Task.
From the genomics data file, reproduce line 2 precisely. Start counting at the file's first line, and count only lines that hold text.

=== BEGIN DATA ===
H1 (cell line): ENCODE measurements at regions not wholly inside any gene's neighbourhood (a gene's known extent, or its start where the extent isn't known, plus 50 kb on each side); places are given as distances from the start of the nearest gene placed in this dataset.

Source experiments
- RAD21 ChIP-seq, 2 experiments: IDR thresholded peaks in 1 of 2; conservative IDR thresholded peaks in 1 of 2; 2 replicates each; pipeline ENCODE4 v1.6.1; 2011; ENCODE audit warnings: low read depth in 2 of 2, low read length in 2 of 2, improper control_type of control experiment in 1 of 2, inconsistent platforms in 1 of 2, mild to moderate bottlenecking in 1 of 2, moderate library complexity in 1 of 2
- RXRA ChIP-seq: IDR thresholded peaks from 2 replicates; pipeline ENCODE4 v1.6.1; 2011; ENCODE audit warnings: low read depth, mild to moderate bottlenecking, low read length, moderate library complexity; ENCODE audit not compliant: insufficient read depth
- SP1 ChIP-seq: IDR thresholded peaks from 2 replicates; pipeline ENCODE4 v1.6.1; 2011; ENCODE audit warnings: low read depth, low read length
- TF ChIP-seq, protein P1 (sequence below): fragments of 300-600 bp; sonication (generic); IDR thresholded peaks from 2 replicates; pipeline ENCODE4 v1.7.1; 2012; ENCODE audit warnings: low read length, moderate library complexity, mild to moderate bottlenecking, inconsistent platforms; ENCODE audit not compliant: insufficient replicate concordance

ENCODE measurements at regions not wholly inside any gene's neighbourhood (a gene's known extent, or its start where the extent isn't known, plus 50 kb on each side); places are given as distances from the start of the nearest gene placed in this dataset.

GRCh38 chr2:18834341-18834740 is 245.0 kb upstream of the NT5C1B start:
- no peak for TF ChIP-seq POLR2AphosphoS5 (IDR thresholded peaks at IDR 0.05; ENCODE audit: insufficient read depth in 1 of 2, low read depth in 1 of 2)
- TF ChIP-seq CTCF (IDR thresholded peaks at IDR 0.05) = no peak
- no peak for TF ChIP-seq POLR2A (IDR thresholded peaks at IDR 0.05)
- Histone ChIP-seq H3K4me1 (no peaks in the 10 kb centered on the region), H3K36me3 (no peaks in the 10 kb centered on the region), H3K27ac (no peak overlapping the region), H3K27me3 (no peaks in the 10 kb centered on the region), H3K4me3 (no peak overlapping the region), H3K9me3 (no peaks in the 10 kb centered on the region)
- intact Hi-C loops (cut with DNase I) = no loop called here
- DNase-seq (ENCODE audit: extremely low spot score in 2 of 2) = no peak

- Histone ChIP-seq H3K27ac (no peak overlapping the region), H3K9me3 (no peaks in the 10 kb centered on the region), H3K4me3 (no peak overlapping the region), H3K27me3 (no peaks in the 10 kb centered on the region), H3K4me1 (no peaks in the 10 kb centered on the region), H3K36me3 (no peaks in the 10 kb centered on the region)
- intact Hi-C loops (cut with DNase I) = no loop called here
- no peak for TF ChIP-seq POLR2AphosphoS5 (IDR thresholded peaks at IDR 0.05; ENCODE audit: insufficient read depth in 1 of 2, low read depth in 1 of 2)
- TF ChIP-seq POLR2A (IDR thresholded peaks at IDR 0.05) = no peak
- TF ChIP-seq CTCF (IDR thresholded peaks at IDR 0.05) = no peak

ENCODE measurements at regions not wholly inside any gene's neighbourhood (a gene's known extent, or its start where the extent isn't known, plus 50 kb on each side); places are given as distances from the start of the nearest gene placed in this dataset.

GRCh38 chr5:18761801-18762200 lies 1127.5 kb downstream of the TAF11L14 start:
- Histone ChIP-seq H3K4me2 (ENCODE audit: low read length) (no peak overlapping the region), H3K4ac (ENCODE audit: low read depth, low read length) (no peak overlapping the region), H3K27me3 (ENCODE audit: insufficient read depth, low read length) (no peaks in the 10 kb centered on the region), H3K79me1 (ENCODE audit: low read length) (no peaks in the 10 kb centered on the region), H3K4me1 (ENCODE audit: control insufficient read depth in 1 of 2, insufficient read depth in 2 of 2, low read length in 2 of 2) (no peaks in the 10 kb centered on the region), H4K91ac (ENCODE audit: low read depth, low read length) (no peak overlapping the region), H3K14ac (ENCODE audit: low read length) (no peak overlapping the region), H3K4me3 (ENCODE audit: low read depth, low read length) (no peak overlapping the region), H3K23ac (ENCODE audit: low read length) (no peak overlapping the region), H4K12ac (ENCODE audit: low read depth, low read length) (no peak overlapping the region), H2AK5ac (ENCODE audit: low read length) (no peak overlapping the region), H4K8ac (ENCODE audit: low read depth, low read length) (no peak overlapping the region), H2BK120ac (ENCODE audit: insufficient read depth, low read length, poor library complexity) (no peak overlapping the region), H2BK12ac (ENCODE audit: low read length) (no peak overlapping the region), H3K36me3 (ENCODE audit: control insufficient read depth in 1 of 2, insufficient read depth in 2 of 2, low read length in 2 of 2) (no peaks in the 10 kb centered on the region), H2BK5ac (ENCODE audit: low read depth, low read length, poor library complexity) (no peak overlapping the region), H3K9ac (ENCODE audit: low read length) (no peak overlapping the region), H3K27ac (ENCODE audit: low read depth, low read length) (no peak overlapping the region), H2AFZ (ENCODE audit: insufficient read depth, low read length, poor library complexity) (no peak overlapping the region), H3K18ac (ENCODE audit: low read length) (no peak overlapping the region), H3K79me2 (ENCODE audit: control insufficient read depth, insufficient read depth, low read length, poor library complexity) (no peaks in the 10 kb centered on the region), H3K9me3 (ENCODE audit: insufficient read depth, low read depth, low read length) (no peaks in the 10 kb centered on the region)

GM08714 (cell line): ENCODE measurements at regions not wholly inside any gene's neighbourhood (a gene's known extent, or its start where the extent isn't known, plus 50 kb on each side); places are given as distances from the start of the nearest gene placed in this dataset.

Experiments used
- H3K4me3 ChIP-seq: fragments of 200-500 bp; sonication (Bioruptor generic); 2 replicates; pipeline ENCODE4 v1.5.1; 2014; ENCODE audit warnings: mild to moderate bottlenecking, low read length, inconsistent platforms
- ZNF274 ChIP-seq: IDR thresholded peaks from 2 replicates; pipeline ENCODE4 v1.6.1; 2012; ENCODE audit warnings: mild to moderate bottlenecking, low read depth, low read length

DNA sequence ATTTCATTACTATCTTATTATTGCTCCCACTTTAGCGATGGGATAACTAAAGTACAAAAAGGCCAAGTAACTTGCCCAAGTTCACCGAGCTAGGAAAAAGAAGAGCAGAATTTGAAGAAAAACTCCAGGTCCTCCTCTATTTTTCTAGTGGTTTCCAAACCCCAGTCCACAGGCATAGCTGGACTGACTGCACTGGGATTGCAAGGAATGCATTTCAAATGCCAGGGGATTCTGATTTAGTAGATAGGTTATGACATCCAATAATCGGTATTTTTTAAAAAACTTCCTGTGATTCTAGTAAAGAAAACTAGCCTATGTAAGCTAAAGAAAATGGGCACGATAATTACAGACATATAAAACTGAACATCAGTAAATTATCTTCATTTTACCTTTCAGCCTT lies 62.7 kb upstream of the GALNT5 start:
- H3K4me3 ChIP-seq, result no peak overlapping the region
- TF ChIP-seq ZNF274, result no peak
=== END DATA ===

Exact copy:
Source experiments